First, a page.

Israel has always taken confusing and contradictory positions when it comes to east Jerusalem. Although it annexed the once Jordanian-held half of the city in 1967, it never annexed (gave citizenship to or integrated) the people living there. Consecutive Israeli governments have all declared the city to be “reunified,” yet systematically neglected its neighborhoods’ infrastructure, housing development (“natural growth”), education system, social services and basic municipal services such as trash collection, sewage and policing. East Jerusalem is a territory that Israel doesn’t appear to actually want but vehemently refuses to relinquish.

When Prime Minister Binyamin Netanyahu’s government agreed to a 10-month settlement freeze throughout the West Bank, the prime minister refused to include east Jerusalem. When Defense Minister Ehud Barak said,“the Arab neighborhoods [of Jerusalem] in which close to a quarter million Palestinians live will be theirs,” late last year, Netanyahu immediately clarified that Barak’s statements “do not represent the views of the government.” To the Palestinian Authority, and the entire Palestinian people, east Jerusalem is the future capital of its future state. Breaking from the position taken by Israeli negotiators for years (yet keeping with his own), the Netanyahu government has never once acknowledged the Palestinian connection to Jerusalem – until now.

As a goodwill gesture to help restart peace talks, Netanyahu on Friday said he intends to give the Palestinian Authority a package of economic and security gifts, a package that contained one detail that slipped past most of the news editors in Israel. Buried in the series of measures meant to improve economic and security conditions in “Palestinian areas,” Netanyahu said he would allow infrastructure improvements and residential construction projects to move forward in east Jerusalem.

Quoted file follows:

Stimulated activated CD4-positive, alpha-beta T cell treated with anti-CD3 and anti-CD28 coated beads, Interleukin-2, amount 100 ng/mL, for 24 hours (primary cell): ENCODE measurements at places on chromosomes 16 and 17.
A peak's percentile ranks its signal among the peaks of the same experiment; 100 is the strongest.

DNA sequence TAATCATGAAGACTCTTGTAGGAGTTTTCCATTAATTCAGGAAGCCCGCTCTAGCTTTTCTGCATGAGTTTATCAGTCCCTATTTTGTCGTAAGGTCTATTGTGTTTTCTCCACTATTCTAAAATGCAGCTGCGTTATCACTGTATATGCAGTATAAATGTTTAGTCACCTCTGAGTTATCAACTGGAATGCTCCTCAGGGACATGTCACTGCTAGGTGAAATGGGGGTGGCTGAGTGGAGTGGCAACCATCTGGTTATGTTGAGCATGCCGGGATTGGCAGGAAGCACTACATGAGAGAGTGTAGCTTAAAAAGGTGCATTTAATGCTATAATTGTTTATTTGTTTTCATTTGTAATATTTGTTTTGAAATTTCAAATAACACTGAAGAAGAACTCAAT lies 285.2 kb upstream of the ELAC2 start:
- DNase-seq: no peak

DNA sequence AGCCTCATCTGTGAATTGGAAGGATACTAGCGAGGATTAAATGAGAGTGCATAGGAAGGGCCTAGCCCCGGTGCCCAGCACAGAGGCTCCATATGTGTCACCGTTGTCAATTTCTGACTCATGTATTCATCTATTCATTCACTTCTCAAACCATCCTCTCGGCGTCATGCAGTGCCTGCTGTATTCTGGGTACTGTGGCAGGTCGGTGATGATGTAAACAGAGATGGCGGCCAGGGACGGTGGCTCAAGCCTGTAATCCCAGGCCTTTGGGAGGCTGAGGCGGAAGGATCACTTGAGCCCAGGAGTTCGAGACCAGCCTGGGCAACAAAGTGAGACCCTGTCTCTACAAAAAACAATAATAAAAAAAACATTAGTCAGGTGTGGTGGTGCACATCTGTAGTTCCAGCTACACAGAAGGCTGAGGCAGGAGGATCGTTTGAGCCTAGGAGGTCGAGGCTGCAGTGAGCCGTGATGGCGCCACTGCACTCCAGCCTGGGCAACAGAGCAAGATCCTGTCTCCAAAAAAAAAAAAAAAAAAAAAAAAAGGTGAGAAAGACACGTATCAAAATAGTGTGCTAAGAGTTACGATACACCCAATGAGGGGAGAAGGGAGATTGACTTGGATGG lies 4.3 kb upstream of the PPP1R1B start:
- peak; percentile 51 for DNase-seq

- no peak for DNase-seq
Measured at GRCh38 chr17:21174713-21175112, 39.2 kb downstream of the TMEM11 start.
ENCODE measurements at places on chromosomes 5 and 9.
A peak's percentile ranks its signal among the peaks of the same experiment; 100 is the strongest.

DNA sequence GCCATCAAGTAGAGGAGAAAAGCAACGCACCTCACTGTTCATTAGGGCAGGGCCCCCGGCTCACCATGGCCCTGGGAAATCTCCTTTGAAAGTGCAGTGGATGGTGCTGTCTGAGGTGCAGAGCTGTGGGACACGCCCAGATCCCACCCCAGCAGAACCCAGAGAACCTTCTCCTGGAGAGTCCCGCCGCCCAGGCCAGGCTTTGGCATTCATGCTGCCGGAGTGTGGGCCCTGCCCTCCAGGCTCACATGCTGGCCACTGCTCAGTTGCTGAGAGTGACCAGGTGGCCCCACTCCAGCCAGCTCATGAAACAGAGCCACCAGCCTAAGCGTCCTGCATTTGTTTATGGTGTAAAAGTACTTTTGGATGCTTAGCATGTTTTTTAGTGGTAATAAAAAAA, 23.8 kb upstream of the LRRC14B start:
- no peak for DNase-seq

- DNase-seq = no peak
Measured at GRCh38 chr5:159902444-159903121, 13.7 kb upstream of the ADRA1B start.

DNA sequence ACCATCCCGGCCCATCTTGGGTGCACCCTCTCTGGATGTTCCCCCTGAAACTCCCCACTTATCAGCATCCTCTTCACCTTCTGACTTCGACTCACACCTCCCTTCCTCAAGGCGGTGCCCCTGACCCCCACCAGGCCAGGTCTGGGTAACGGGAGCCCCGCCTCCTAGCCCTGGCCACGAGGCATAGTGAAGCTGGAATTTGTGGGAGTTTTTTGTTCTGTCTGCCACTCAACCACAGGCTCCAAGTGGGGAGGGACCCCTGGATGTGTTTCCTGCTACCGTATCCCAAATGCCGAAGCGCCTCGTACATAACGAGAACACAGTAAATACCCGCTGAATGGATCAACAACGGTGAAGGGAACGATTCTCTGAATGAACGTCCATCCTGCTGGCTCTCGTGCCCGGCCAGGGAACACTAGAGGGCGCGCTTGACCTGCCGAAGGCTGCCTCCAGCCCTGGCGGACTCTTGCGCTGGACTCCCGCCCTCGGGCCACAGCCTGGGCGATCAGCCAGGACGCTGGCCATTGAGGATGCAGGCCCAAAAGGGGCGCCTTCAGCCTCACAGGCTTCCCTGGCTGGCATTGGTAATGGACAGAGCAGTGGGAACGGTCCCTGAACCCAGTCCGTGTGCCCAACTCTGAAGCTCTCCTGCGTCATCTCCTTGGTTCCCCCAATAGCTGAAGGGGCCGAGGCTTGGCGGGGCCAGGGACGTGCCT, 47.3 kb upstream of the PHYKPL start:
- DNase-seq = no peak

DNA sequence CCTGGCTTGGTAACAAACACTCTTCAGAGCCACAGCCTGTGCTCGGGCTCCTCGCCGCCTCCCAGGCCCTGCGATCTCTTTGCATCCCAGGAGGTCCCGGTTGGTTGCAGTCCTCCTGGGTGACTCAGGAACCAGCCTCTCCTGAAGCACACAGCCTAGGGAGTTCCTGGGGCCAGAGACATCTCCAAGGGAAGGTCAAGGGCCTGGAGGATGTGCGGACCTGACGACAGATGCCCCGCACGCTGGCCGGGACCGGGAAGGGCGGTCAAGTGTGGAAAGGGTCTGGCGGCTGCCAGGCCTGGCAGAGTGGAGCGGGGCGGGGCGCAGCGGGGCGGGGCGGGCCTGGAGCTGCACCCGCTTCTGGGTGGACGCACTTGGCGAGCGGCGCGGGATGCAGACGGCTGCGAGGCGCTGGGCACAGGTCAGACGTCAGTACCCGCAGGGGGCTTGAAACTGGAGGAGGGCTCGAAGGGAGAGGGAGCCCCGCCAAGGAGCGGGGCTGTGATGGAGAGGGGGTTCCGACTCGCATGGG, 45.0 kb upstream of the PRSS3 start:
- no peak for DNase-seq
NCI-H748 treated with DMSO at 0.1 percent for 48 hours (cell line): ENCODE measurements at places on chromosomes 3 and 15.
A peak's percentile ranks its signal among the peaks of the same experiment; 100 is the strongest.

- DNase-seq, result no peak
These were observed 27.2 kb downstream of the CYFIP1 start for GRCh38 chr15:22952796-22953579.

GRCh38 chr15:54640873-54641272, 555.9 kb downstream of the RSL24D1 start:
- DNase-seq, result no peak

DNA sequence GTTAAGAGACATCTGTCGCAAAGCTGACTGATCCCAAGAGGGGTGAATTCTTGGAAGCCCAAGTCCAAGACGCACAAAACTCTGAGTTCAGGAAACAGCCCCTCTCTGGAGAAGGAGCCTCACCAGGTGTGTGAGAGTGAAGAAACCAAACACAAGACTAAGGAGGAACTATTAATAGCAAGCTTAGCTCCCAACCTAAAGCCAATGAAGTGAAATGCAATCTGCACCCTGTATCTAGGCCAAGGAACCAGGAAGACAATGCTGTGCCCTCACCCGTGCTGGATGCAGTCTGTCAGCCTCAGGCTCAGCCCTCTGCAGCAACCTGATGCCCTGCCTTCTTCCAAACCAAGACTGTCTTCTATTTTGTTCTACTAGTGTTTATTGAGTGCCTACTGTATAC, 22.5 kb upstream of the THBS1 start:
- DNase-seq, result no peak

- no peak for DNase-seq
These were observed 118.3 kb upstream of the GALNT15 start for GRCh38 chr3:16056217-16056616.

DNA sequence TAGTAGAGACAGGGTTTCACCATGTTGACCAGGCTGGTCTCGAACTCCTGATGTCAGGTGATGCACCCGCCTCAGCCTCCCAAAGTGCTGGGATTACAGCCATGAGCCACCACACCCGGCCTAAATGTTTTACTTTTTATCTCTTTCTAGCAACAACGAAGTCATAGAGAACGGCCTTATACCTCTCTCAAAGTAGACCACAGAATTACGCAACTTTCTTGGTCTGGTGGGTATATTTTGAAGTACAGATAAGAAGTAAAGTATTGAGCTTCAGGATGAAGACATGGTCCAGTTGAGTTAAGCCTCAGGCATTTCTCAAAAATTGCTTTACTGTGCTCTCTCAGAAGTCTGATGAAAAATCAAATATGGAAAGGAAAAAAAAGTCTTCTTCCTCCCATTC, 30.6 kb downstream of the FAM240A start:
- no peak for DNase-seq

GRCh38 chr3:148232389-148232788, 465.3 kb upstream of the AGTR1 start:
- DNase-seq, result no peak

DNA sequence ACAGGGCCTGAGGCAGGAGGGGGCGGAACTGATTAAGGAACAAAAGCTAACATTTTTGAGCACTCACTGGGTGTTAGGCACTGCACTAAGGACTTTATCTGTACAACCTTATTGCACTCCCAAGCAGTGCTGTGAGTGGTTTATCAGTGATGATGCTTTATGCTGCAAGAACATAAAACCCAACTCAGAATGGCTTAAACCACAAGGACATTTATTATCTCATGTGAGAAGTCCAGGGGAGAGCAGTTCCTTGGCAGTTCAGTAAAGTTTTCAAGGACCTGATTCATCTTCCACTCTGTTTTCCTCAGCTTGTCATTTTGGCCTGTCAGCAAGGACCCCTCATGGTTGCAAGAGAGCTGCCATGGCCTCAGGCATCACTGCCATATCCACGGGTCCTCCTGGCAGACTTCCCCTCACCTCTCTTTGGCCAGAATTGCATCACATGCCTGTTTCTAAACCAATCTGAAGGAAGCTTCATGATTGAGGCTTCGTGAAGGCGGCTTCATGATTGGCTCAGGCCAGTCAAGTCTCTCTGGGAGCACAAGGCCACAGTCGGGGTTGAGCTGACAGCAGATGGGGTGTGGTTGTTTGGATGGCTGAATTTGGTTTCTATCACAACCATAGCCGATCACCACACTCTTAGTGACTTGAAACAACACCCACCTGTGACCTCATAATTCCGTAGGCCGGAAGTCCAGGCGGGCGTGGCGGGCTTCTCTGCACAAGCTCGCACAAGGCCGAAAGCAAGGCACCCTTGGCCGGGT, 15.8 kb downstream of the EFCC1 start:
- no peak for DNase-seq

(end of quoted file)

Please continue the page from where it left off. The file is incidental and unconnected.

The proposal would be laudable if it were not linked to political and diplomatic efforts. If, as Israel claims, east Jerusalem is part of its “eternal capital,” its neighborhoods should look as developed and modern as west Jerusalem. But by only advancing quality of life programs in east Jerusalem as part of a package comprised of similar projects in the West Bank and Gaza Strip, Netanyahu has acknowledged that east Jerusalem is not a part of the modern state of Israel, but a “Palestinian area” (his words).

While the prime minister did not explicitly say he was willing to negotiate ceding east Jerusalem, he did include it in a goodwill package intended to benefit the Palestinian Authority. By doing so, Netanyahu bought into the linkage between east Jerusalem and a Palestinian state.

This does not represent a watershed moment for the status of Jerusalem in peace talks. It is, however, an indicator that the Israeli government recognizes the contradiction in its own positions regarding the Palestinian areas of the capital. If Israel truly intends to keep Jerusalem as its “undivided and eternal capital,” it would already be providing the same services to residents of all its neighborhoods irrespective of the peace process.

By linking quality of life measures for Palestinian Jerusalemites to the peace talks, Netanyahu is equating east Jerusalem’s status to that of Area C (areas of the West Bank under full Israeli control) and subtly saying that Jerusalem can in fact be negotiated with the Palestinian Authority. Unfortunately, such negotiations will never see the light of day under a government that considers providing basic municipal services to be a favor to Mahmoud Abbas.

This article first appeared at The Jerusalem Post.